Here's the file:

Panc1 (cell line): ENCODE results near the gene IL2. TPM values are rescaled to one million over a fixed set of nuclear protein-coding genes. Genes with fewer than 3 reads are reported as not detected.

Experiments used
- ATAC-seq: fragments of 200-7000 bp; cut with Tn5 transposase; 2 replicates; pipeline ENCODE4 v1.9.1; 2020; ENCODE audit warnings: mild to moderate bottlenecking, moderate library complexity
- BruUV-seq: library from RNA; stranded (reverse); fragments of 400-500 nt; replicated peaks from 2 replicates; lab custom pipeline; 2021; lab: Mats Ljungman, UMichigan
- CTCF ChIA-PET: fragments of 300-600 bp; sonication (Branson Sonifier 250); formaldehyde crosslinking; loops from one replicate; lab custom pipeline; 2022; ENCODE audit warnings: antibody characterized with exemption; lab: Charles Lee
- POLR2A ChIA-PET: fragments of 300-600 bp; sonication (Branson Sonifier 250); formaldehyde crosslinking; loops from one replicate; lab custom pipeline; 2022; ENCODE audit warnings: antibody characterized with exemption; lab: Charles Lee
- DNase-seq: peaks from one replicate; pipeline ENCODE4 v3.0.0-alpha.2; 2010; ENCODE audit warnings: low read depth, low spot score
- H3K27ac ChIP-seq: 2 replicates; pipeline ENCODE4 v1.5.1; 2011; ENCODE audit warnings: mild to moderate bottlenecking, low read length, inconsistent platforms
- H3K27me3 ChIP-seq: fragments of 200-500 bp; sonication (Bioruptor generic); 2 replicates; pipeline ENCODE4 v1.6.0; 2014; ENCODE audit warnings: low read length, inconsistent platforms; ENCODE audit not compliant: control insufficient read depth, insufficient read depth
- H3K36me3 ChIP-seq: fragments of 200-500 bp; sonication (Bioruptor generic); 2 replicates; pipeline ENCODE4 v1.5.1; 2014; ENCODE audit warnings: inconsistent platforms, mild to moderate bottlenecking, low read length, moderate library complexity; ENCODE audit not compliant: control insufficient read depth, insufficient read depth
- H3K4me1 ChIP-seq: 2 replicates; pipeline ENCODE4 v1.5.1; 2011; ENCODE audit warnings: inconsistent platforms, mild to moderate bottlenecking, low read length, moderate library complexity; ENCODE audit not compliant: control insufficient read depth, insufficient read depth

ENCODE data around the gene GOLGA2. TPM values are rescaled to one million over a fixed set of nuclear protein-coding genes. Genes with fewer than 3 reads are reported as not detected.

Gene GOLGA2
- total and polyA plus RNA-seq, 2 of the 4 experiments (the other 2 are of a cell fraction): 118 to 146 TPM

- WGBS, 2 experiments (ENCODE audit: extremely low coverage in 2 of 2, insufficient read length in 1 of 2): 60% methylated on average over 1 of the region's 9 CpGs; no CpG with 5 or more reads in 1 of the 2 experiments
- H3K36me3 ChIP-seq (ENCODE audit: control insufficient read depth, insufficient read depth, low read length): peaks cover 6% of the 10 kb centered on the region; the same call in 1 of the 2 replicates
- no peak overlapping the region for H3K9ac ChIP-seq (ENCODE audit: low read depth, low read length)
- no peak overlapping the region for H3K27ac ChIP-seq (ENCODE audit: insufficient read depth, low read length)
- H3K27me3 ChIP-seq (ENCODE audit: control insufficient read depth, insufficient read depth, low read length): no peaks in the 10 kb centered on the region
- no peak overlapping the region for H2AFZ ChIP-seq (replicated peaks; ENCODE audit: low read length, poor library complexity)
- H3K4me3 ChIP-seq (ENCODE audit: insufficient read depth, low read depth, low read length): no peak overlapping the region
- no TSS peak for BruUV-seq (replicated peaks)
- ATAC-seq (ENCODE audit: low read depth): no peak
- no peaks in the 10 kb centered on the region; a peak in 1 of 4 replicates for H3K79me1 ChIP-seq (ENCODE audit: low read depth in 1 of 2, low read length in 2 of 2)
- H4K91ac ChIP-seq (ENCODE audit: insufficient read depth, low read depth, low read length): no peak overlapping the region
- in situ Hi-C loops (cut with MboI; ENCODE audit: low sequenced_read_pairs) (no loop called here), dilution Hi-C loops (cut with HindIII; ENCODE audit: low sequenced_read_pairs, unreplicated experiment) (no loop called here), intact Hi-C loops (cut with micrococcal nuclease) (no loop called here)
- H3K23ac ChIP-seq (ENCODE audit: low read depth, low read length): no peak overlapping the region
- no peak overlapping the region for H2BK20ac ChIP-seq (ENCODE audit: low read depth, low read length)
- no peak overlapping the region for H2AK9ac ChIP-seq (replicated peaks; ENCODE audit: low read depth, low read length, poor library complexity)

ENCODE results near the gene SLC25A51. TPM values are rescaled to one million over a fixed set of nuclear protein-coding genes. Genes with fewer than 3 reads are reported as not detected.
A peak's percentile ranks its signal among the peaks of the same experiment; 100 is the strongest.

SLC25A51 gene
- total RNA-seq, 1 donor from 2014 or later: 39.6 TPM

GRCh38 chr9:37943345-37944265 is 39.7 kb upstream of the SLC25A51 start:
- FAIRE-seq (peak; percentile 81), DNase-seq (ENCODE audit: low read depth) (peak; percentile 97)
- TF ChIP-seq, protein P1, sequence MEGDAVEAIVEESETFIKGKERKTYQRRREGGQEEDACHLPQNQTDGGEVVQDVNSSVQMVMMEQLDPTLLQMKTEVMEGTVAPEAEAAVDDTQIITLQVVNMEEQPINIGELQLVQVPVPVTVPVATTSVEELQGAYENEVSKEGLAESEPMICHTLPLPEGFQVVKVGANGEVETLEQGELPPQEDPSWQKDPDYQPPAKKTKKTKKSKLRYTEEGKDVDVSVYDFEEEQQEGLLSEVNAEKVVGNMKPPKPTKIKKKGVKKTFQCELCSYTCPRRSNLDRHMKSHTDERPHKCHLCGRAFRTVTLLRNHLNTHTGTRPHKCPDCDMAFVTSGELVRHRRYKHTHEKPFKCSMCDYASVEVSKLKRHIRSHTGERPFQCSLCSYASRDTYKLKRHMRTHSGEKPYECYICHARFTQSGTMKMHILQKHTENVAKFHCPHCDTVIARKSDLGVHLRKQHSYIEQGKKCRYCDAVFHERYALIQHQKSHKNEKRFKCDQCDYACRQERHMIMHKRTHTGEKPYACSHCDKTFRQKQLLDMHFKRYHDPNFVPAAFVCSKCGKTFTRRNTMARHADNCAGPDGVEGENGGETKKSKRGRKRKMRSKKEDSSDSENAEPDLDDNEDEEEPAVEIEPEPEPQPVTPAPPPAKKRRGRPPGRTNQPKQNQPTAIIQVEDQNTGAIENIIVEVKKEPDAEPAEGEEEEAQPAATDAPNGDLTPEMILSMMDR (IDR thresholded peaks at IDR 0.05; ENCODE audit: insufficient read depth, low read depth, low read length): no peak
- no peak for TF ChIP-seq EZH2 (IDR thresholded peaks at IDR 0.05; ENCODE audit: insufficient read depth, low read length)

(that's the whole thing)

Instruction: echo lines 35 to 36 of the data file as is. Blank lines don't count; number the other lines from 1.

- FAIRE-seq (peak; percentile 81), DNase-seq (ENCODE audit: low read depth) (peak; percentile 97)
- TF ChIP-seq, protein P1, sequence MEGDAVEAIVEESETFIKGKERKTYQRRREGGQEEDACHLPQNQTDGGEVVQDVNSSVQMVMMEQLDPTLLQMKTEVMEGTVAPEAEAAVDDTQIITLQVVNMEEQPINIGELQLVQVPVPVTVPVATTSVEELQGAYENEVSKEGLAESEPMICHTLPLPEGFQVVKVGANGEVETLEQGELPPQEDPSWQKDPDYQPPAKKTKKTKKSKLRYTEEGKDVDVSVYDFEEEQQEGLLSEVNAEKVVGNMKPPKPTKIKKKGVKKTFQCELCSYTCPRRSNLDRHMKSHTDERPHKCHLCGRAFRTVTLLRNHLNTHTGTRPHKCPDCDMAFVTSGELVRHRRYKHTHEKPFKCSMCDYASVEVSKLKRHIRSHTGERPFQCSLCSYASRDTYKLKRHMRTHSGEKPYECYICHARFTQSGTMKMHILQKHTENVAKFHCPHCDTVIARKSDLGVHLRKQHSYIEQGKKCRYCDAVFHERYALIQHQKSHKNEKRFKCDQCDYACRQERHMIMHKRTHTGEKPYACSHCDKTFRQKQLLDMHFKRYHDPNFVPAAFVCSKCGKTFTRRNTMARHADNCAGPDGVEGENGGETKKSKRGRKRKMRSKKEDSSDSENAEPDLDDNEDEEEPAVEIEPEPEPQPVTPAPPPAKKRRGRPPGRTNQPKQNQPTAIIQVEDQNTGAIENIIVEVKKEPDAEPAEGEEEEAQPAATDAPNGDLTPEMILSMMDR (IDR thresholded peaks at IDR 0.05; ENCODE audit: insufficient read depth, low read depth, low read length): no peak